August 3, 2022
The Apricot Centre at Huxhams Cross Farm is a sustainable diverse regenerative farm and wellbeing service near Dartington. After taking up tenancy of the farm in 2015, the team created a permaculture design for the land, looking to fulfil certain functions: mitigating climate change; being resilient to climate change; offsetting biodiversity loss; producing healthy food for local people; and providing the wellbeing service on the farm.
Our visit to the Centre, on 13th July 2022, offered a group of us the chance to see this work for ourselves, led by permaculture teacher, designer and farmer, Marina O’Connell.
Marina talked us through the creation of the farm, which is tenanted from the Biodynamic Land Trust, and the regeneration of its arable fields over the course of several years. She then took us on a tour, explaining how the concepts of permaculture design have been applied and showing us how the team grows the vegetables, fruits and cut flowers. These are all sold locally with around 300 customers supplied each week within a 12 mile radius of the farm.
One of the most enlightening moments was seeing the visible difference in soil from a bare field site with depleted soil at the time of the land’s purchase to several years of regenerative agriculture later! The use of minimum tillage, green manure and biodynamic preparations to inoculate the soil biome has supported bacteria and fungi nutrient cycling across the farm.
The green manures, or herbal leys, are a key part of the farm's carbon sequestration; the land is carbon negative to the tune of 5 tonnes of carbon per hectare every year. Marina recommended the Rodale Institute's white paper, Regenerative Organic Agriculture and Climate Change, for further reading on this topic.
The permaculture design of the farm uses a zoning concept that focuses on the land itself and on the needs of the various people using the land, from the families accessing the wellbeing service, to the trainees harvesting crops. Rainwater is harvested, agroforestry rows are planted across the land contour to slow water movement downhill, and there are plans to install solar panels.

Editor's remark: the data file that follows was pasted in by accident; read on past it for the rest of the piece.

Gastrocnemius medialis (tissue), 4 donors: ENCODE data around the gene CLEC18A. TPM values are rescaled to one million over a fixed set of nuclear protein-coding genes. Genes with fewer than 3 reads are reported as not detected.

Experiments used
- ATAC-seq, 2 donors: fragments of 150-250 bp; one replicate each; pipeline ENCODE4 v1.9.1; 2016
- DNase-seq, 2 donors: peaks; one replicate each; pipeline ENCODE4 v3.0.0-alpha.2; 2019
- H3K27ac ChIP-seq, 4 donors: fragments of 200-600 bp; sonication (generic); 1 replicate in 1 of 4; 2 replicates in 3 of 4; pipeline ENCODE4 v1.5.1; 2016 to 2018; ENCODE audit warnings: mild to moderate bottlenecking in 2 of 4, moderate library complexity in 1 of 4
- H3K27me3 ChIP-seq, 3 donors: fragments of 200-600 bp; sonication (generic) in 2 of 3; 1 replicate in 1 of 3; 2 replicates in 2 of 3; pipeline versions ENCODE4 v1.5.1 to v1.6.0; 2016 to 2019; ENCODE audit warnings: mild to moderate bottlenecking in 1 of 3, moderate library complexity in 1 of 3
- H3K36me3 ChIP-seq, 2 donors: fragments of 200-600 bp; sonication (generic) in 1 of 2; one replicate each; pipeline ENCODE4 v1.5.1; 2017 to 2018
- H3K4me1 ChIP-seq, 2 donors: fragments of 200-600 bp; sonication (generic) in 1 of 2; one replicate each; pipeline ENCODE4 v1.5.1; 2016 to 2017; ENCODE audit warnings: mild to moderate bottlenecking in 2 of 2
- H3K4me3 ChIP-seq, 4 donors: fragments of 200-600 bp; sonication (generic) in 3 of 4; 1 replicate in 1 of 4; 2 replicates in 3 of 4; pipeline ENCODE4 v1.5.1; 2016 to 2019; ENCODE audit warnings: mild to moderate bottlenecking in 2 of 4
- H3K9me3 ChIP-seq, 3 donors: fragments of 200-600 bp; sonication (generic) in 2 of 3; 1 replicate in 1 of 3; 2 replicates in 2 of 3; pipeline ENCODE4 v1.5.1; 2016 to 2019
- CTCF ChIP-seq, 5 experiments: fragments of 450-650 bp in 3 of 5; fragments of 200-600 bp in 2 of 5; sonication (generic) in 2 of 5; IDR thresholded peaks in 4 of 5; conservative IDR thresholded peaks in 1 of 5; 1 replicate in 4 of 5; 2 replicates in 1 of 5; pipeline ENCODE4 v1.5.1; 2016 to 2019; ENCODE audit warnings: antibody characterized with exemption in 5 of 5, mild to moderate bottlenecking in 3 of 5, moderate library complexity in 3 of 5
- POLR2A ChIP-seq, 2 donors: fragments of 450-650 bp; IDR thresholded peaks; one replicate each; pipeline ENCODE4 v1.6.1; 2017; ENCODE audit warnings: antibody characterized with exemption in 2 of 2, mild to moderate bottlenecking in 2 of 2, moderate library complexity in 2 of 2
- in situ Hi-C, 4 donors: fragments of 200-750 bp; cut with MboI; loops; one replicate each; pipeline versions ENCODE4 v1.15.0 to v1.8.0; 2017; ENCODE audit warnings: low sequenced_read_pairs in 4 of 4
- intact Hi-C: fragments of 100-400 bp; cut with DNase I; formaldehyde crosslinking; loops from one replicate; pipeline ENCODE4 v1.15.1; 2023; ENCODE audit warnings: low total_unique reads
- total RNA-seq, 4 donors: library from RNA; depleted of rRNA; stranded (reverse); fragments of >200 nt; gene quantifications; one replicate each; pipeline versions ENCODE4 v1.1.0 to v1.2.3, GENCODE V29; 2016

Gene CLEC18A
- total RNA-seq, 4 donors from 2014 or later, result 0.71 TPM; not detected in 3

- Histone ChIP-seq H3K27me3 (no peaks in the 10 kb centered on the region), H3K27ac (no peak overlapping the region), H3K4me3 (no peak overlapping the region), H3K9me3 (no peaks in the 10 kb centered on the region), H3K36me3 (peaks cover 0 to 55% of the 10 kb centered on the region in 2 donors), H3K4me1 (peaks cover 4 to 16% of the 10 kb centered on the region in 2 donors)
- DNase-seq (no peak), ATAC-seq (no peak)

The Apricot Centre is also part of ‘Reclaim the Grain’, which looks to decommodify and relocalise grain production, working with the nearby Almond Thief to produce flour. This flour, along with their vegetable and fruit boxes, and other products, keeps the Centre economically sustainable and successful.
This model of local partnerships between growers, suppliers and retailers is one which could be replicated within any community. Marina highlighted the complexity around food costs, with industrial food production being heavily subsidised at the expense of climate, biodiversity and soil loss.
The day was incredibly informative for the whole group, offering us an insight into the possibilities offered by regenerative agriculture and permaculture design. We discussed the key need for examples like this to illustrate how agriculture and farming can exist more sustainably, to prevent further loss of biodiversity, and as a viable source of income.
The Apricot Centre offers several training courses and events that you and your group may be interested in, and offer a professional design service for sustainable farms, smallholdings, community gardens and large gardens. You can find out more about the farm and regenerative agriculture in Marina O’Connell’s book, Designing Regenerative Food Systems: And Why We Need Them Now and read the 2020 report on the The Environmental, Economic and Social Impact of Huxhams Cross Farm.